IFIMAR   20926
Unidad Ejecutora - UE
congresos y reuniones científicas
Different but the same: A unified explanation of zero-energy resonant and transparent collisions
Conferencia; 11th European Conference on Atoms, Molecules and Photons; 2013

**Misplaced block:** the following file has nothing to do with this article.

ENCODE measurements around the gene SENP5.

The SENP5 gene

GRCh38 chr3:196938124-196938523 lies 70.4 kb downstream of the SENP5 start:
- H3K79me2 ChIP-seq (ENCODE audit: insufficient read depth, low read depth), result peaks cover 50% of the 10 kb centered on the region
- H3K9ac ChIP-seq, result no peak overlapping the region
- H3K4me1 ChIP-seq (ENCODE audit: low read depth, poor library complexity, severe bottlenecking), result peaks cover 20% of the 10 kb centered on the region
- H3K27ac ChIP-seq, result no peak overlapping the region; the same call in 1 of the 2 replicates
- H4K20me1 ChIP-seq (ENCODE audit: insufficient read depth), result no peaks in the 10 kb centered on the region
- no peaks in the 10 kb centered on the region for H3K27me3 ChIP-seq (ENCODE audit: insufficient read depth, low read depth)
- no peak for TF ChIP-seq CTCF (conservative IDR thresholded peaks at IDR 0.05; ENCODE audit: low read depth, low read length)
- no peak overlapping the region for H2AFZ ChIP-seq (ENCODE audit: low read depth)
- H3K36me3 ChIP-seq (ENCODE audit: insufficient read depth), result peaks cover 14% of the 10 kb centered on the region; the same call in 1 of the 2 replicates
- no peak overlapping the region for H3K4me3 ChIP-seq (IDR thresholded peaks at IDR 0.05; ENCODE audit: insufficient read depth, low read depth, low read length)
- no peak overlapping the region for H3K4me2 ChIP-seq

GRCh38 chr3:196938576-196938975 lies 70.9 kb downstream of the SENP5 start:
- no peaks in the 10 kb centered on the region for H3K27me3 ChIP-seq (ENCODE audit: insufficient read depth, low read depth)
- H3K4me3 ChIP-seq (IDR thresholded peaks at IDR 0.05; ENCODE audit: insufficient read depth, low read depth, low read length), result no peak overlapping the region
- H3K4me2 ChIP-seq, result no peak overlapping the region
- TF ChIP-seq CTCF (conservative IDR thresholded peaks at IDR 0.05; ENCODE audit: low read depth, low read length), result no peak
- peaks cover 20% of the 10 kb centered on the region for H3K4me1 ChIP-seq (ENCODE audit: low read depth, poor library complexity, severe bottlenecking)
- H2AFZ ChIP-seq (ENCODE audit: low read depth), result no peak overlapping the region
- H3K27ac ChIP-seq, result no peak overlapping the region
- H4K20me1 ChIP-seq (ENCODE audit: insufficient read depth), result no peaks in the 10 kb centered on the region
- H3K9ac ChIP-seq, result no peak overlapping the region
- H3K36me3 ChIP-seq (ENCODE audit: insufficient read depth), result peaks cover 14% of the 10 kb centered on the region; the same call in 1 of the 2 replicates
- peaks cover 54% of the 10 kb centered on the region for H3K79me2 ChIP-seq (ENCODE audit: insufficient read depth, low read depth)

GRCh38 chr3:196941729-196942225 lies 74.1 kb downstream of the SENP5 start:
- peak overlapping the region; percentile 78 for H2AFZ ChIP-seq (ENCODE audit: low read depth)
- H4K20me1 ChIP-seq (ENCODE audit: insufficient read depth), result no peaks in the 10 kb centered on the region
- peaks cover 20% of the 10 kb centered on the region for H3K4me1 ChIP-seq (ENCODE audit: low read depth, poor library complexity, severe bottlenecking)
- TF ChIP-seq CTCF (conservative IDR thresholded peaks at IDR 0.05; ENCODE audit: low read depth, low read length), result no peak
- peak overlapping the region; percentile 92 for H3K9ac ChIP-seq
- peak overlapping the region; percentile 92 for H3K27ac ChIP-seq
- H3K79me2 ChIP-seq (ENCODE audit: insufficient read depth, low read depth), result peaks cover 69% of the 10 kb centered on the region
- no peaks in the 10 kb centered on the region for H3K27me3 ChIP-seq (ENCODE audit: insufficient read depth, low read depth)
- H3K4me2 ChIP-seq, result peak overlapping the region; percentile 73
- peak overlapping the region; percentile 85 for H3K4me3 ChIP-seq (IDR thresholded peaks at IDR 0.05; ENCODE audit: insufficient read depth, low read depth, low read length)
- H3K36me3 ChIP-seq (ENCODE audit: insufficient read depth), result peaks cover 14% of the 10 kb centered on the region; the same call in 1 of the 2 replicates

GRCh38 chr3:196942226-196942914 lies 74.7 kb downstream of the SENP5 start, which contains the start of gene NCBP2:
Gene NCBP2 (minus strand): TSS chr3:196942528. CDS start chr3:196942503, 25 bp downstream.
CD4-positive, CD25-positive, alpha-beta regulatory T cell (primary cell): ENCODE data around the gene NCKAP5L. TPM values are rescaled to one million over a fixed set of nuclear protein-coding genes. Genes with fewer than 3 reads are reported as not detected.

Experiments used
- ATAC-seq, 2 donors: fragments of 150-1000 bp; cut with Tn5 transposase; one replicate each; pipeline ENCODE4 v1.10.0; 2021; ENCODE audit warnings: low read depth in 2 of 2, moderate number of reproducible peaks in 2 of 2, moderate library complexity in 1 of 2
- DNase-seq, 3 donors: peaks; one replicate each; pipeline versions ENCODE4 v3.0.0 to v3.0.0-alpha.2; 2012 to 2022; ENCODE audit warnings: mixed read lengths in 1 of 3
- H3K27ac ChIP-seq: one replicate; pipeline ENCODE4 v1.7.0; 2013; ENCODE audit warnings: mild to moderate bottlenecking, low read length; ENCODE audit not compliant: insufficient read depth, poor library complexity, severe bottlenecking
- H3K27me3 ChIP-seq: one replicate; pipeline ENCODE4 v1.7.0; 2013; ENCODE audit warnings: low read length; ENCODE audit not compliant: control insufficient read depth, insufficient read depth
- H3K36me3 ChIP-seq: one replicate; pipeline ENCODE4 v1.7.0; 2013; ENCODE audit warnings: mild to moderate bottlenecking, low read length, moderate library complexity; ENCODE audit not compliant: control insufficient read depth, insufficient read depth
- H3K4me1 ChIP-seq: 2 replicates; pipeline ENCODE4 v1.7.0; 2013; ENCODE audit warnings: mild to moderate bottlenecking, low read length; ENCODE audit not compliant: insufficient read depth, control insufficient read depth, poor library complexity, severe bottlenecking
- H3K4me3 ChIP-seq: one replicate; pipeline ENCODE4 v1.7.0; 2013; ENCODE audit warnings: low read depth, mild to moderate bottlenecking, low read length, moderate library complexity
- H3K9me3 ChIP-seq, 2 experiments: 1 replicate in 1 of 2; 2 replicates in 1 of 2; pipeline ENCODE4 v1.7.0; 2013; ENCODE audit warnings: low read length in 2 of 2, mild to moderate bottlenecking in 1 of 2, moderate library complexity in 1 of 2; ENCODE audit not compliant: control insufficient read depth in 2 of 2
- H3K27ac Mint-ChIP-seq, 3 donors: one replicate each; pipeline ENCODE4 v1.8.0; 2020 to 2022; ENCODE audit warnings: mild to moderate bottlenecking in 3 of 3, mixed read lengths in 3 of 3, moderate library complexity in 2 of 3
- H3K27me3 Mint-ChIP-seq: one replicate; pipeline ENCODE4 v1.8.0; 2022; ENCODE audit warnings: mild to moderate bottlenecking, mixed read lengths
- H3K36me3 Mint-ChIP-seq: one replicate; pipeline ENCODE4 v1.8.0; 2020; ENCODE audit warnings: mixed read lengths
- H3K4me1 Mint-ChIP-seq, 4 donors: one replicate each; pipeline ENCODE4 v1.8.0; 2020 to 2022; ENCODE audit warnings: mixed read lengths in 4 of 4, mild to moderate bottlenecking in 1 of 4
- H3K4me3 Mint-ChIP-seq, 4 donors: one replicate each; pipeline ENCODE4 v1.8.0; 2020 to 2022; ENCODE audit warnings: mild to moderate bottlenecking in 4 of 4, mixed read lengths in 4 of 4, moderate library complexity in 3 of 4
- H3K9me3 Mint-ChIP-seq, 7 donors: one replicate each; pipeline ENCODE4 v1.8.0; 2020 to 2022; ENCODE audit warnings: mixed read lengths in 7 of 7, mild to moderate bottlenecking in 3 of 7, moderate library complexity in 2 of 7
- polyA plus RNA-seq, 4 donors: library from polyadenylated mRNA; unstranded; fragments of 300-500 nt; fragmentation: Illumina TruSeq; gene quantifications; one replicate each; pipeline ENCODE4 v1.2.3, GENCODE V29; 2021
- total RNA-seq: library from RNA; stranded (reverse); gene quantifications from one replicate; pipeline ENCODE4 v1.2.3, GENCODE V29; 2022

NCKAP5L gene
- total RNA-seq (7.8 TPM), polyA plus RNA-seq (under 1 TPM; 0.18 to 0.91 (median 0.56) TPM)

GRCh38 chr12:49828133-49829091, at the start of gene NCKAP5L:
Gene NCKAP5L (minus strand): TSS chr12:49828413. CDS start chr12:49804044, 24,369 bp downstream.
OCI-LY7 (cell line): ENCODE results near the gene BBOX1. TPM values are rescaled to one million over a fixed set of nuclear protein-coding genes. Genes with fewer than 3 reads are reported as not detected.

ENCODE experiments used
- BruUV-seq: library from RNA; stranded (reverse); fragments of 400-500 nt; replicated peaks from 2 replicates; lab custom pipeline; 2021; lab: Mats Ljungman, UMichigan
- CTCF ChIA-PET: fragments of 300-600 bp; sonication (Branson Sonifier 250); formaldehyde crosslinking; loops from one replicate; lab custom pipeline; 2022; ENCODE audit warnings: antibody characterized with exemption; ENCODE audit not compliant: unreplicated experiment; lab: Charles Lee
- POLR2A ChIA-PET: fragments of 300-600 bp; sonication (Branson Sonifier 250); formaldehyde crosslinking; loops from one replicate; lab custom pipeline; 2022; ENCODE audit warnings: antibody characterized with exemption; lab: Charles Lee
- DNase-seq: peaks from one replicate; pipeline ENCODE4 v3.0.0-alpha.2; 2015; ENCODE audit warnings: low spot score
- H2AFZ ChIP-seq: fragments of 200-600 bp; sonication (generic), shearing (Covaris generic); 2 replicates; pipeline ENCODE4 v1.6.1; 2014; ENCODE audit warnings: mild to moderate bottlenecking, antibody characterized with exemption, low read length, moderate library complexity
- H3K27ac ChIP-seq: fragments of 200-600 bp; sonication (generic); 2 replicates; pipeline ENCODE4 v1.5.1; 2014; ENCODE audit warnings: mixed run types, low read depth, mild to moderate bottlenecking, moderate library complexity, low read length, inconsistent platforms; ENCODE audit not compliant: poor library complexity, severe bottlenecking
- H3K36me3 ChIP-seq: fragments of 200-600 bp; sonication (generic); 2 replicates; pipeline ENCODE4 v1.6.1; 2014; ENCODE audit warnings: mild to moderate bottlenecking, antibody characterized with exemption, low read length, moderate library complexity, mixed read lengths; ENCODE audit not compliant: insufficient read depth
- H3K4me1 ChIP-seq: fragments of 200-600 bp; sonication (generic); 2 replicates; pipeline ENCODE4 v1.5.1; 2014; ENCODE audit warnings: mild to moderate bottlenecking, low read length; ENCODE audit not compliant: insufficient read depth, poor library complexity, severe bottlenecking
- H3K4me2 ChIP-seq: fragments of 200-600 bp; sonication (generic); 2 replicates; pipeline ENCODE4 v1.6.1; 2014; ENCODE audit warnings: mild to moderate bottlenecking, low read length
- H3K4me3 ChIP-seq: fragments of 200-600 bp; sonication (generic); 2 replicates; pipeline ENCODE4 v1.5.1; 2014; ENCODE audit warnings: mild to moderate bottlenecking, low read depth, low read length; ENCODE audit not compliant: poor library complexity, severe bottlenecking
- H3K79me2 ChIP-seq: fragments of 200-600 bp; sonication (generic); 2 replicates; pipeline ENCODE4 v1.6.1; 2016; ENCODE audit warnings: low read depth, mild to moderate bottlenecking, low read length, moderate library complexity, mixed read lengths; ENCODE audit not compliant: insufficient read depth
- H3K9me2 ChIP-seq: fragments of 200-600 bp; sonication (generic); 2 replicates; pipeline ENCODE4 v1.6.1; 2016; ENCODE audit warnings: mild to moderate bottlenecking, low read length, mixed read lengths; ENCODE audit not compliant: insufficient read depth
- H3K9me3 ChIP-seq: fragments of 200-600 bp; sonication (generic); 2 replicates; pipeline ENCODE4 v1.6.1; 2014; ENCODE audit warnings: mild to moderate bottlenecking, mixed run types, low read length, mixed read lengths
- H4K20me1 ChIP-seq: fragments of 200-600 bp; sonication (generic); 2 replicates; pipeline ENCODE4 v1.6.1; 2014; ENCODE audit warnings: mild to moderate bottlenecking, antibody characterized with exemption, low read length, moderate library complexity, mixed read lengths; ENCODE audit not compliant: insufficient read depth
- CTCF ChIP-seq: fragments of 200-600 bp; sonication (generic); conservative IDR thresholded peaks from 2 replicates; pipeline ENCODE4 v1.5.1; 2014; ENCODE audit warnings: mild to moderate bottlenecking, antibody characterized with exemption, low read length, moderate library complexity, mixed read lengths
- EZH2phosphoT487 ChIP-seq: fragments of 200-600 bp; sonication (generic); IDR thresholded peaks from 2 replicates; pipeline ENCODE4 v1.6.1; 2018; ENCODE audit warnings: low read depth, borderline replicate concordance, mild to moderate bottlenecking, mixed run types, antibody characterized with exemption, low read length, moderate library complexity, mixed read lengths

In the late 1930s it was discovered that the scattering of low neutrons by ortho-hydrogen could be several times larger than in the case para-hydrogen [1]. This zero-energy resonance was in the antipodes of the Ramsauer-Townsend effect, where certain gases become transparent to electron swarms at given low energies. It was immediately assumed that the dissimilarity between both effects was not only in the magnitude of their cross sections, which were much larger or smaller than any reasonable estimate, but also on how they were explained. While the zero-energy resonance was described in terms of the poles of Scattering operator [2], the standard explanation of the transparency effect relied on a partial wave decomposition of the scattering amplitude [3].In spite of this long standing tradition of explaining both effects on such dissimilar grounds, we demonstrate that they have a similar origin and that a unified description in terms of Jost functions [4] is possible. The joint explanation of both effects relies on the distribution of the zeros of the Jost functions. This is akin to the standard description of the zero-energy resonance, where a single zero of the s-wave Jost function located near the origin is held responsible for the increase of the cross section. However, it can be shown that this single zero does not guarantee the effect, and that the contributions of other zeros of the Jost function can play a relevant role and even preclude the resonance. Similarly, the zero-energy transparency is shown to be a collective effect where the contributions of all zeros cancel exactly.Our explanation provides a very general ground to these effects, making them independent of the particularities of the collision itself. For instance, it can be demonstrated that in the zero-energy resonance and transparency effects the standard threshold dependence of the ℓ−wave partial cross section is changed into that of an ℓ−1 or ℓ+1 partial wave for ℓ>0, respectively [5]. Furthermore, our explanation can be extended to inelastic collisions, where the cross section at the opening of a channel with ℓ symmetry can show important deviations from the celebrated Wigner threshold law. In particular, at a zero-energy resonance it is shown to change into that of a ℓ−2 partial wave for ℓ>0 [6].References:[1] J. Halpern, I. Estermann, O. C. Simpson, O. Stern, Phys. Rev. 52, 142 (1937).[2] R. G. Newton, Phys. Rev. 100, 412 (1966).[3] D. Bohm, Quantum Theory (Prentice-Hall, Englewood Cliffs, 1951) p 568.[4] R. Jost, A. Pais, Phys. Rev. 82, 840 (1951).[5] P. A. Macri, R. O. Barrachina, J. Phys. B 46, 065202 (2013).[6] R. O. Barrachina and P. A. Macri, Few-Body Systems 34, 175 (2004